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Should Coffeehouses Do Something About Drink Loopholes?

At some Starbucks and other coffeehouses across the country, there are worse things brewing than bitter coffee — namely, nasty disputes over customized coffee drinks.

A recent article in the Minneapolis Star Tribune points out that customized drinks at Starbucks often cost less than specialty drinks. The customer profiled realized that after years of paying $3.90 plus tax for her skinny Cinnamon Dolce latte, she could make the same drink — for $0.40 less — by requesting a nonfat latte with a shot of cinnamon syrup. When her baristas caught on, they refused to cooperate with her order, charging her the price of the specialty drink instead.

Earlier this year, another drink was at the center of online coffee controversy. The ghetto latte, which is a double-shot of espresso (usually on ice) made into a latte with free milk and cream at the condiment bar, often costs less than half the price of a latte ordered by name.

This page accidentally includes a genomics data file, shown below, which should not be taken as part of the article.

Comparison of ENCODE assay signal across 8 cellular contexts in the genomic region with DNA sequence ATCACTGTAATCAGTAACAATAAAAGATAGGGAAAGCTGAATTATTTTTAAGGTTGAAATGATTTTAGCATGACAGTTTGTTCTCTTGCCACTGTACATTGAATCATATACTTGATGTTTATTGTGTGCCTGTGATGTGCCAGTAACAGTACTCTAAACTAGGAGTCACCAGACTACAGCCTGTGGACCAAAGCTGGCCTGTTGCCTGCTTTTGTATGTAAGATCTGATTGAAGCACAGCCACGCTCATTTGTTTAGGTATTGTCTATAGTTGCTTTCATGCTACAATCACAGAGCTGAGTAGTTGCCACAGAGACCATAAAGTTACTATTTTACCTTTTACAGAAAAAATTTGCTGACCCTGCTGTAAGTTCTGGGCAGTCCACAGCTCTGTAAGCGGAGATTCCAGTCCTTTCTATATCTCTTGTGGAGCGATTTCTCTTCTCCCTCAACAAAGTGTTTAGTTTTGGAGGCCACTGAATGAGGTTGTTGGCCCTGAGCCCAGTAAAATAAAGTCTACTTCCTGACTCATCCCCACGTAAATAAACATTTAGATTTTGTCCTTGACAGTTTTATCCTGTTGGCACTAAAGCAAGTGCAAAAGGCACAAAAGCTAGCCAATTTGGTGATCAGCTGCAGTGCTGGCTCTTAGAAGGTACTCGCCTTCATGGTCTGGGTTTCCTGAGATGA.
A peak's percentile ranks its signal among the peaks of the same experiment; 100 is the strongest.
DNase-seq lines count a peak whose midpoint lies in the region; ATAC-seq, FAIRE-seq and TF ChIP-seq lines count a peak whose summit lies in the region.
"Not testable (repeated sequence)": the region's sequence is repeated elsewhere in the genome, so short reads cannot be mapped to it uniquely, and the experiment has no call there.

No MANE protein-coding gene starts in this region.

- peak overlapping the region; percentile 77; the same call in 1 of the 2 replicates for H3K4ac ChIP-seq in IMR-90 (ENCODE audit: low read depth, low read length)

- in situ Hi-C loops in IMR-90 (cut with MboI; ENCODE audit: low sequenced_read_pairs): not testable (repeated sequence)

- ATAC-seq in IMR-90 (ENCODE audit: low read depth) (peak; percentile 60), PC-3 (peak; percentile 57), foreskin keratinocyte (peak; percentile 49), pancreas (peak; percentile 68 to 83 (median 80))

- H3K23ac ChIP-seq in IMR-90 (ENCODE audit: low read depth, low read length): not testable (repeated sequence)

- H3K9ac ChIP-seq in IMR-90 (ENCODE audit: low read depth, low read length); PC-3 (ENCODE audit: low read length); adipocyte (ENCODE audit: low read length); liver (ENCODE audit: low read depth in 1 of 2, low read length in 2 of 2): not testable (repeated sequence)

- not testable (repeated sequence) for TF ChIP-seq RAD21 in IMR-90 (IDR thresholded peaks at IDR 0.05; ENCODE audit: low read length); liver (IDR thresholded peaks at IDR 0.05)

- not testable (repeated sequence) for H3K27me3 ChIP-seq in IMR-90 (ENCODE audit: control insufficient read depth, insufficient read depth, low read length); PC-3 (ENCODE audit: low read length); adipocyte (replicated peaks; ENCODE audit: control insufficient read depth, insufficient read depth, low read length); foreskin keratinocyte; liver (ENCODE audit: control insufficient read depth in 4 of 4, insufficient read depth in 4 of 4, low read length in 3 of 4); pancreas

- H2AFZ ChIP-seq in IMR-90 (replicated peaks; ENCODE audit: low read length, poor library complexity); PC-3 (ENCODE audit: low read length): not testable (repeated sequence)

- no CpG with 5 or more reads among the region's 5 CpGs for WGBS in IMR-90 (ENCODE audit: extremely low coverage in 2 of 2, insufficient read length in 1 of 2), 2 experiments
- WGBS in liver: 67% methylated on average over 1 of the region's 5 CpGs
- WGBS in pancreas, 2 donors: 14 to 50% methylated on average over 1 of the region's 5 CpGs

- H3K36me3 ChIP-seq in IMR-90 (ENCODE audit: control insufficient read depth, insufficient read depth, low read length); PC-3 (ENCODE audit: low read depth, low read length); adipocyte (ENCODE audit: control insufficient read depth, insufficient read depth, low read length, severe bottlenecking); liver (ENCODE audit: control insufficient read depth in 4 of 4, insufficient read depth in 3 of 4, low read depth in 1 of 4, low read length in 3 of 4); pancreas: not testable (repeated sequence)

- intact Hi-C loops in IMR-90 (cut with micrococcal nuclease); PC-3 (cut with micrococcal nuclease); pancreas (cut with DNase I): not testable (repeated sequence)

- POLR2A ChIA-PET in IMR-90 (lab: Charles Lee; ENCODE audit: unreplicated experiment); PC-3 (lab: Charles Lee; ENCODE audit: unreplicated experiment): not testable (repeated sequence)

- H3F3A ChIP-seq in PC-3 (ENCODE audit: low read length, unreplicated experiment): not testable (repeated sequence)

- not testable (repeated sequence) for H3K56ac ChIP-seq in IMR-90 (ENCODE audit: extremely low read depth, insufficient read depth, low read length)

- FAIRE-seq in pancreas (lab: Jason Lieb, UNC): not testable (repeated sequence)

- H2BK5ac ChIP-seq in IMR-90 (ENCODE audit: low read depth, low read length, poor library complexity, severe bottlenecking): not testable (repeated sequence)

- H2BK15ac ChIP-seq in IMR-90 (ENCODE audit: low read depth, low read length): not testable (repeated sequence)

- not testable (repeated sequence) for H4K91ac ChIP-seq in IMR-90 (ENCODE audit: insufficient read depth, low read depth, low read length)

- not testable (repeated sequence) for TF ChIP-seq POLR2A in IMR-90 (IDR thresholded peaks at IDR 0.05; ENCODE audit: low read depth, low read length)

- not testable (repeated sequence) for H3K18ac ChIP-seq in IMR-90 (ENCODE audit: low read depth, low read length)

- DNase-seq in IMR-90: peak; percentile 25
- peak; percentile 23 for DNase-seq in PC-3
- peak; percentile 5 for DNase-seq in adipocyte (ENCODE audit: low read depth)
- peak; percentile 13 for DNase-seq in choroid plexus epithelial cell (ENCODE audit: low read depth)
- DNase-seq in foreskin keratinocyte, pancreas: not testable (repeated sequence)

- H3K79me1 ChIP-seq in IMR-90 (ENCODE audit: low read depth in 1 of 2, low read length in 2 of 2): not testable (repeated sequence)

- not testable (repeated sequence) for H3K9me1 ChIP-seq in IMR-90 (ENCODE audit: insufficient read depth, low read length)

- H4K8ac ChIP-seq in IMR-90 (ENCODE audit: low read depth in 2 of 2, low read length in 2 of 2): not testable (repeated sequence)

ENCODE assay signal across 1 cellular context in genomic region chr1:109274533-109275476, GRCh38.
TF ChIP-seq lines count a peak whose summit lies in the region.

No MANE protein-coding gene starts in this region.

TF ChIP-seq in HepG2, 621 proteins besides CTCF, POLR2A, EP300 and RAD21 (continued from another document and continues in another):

Starbucks Corporation has responded with mixed answers. In the past, the company has said, "We trust our customers to make the choices that are right for them." Yet when prompted by the Star Tribune, a Starbucks rep stated that customers "should be charged the corresponding premium drink price."

Where do you stand? Should baristas be able to refuse requests for orders such as espresso on ice? Is Starbucks ripping off customers for so-called premium drinks? Or are customers taking advantage of the Starbucks ordering system?


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